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Following the luncheon, the Queen and her husband toured Independence Hall and the Liberty Bell pavilion, but the centerpiece of the Queen’s visit to Philadelphia was the official presentation of the Bicentennial Bell. Cast in London’s Whitechapel Foundry where the original Liberty Bell was cast in 1752, the six-and-one-half ton Bicentennial Bell was a gift from the British people in commemoration of the 200-year anniversary of American independence and bore the inscription “For the people of the United States from the people of Britain 4 July 1976. Let Freedom Ring.” Delivered to Philadelphia in June 1976, the Bicentennial Bell was installed in the bell tower of the Independence National Park Visitor Center where it still resides today. At the ceremony, the Queen signaled for the bell to be rung for the first time and spoke about Independence Day as a day of mutual celebration for America and Great Britain, two nations bonded by the common cause of freedom. An estimated crowd of 75,000 witnessed the afternoon’s festivities, and the royal visit to Philadelphia concluded that evening with a dinner and reception at the Philadelphia Museum of Art.

From street design and theatre performances to visits by British tourists and even the royal family, Great Britain has left its mark on Philadelphia and vice versa. The historic ties between our mother country and the City of Brotherly Love add yet another dimension to Philadelphia’s reputation as a city rich with history and tradition, a legacy so vividly captured here in’s photograph collections.


“Queen Calls 1776 a Lesson that Aided Britain.”  The New York Times, July 7, 1976.

Charlton, Linda.  “Queen Gets Rousing Welcome as Visit Begins in Philadelphia.”  The New York Times, July 7, 1976.

Greater Philadelphia Geohistory Network.  “A portraiture of the city of Philadelphia in the province of Pennsylvania in America, 1683.”  Accessed April 27, 2011,

Milroy, Elizabeth.  “‘For the Like Uses, as the Moore-fields:’ The Politics of Penn’s Squares.”  Pennsylvania Magazine of History and Biography 130:3 (July 2006): 257-282.

Pattee, Fred Lewis.  “The British Theater in Philadelphia in 1778.”  American Literature 6:4 (January 1934): 381-9.

Rapson, Richard L.  “British Tourists in the United States, 1840-1940.”  History Today 16:8 (August 1966): 519-527.

Urban Planning

The Girard Piers

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Philadelphia’s Delaware River waterfront has played a significant role in the city’s development ever since William Penn himself stepped foot on the area we now call, rather appropriately, Penn’s Landing. Penn’s oft-mentioned plan for Philadelphia as a “greene country towne” included a tree-line waterfront that would serve as a serene promenade for Philadelphians to come and relax. However, the waterfront quickly become the economic and commercial heart of the young city, with the Delaware River serving as a major highway for the importing and exporting of goods from the European continent. Penn’s idea of serenity quickly gave way to the hustle and bustle of a rapidly expanding city. As the city grew, shops, warehouses, and factories continued to cluster along the waterfront, and with the advent of the railroad in the mid-19th century, the area become further congested with tracks leading from the docks, piers, and warehouses into the interior of the country.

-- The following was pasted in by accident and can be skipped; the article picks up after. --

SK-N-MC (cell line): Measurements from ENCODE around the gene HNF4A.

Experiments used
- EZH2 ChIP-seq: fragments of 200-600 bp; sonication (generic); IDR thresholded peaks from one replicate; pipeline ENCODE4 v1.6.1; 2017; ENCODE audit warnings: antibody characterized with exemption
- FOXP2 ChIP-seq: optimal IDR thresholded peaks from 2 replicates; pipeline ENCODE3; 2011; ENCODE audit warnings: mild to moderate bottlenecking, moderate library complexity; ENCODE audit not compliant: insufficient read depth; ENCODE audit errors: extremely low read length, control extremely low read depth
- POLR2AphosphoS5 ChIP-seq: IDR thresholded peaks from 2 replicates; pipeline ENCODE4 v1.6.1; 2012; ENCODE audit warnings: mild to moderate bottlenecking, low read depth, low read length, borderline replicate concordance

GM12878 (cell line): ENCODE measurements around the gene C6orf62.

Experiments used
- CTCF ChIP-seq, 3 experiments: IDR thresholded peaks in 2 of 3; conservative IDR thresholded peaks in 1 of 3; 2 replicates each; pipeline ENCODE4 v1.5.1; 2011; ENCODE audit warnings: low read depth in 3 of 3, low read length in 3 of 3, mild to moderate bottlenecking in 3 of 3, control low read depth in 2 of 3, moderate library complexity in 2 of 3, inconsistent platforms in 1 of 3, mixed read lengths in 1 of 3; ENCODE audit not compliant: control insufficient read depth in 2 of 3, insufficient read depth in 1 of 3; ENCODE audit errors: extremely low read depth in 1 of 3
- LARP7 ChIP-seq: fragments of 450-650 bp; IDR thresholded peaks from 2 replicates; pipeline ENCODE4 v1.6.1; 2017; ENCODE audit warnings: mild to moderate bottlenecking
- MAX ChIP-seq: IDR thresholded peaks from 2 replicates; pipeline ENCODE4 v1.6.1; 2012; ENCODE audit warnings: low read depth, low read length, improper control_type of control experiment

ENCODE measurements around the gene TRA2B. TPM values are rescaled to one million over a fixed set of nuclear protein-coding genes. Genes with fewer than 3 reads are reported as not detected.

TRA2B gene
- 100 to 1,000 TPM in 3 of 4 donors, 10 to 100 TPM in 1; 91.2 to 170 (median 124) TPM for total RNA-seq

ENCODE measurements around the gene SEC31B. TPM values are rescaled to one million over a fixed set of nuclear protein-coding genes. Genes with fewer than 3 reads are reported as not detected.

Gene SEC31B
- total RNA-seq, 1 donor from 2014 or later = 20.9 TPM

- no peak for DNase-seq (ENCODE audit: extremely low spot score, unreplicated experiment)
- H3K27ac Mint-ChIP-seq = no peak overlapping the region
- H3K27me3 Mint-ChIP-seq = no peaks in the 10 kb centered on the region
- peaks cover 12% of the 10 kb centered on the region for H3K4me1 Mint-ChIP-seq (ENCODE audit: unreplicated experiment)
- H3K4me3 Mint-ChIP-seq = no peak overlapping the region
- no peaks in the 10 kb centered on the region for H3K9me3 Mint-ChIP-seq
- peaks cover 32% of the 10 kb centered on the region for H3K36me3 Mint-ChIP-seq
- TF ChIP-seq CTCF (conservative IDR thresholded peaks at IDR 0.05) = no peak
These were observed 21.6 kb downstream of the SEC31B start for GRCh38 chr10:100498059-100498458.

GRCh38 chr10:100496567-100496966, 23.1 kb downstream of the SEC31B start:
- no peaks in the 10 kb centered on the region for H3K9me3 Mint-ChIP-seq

For the first centuries of the nation’s life, Philadelphia was considered by many to be its most major port. However, by the early-20th century, Philadelphia’s port infrastructure was showing its age, and Philadelphia had clearly been surpassed in importance by ports in cities like New York City, Boston, and Baltimore. In 1907, the City of Philadelphia created the Department of Wharves, Docks, and Ferries and tasked it with rejuvenating the waterfront area and making it once again a competitive port for international trade and commerce. This long-term plan included the dredging of the Delaware River channel from the sea to Allegheny Avenue to a depth of 35 feet to handle larger ships, the construction of the Delaware River Bridge (now called the Benjamin Franklin Bridge), and the construction of several new, municipally-owned piers to be leased out to private companies. The entire project took two decades to be fully realized and cost an extraordinary (for the time) $27,000,000.

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One of the last components of the project was the construction of Piers 3 and 5 North in 1922-23. These two new piers were constructed on the site of several aging wooden wharves built in the 19th century with money that had been left to the city by Stephen Girard. Therefore, the piers were officially called the “New Girard Group”, though they came to unofficially be known as just the “Girard Group” or the “Girard Piers.” These double deck piers were designed with all the latest technological advances of the time in order to increase efficiency and handle the maximum amount of cargo in one day. They extended 550 feet into the river, the maximum amount allowed by the federal government to maintain safe navigation of ships through the channel, and could therefore service more than one ship at a time. “Turn over” doors that folded upward and inward ran along the entire length of each side of the piers and allowed for the loading or unloading of cargo from a ship’s deck from any point along the pier. Each pier had about 100,000 square feet of storage space and also contained office space on both the upper and lower decks for the companies who would lease the piers. Finally, each pier had an automatic sprinkler system installed that was connected to the city’s water system.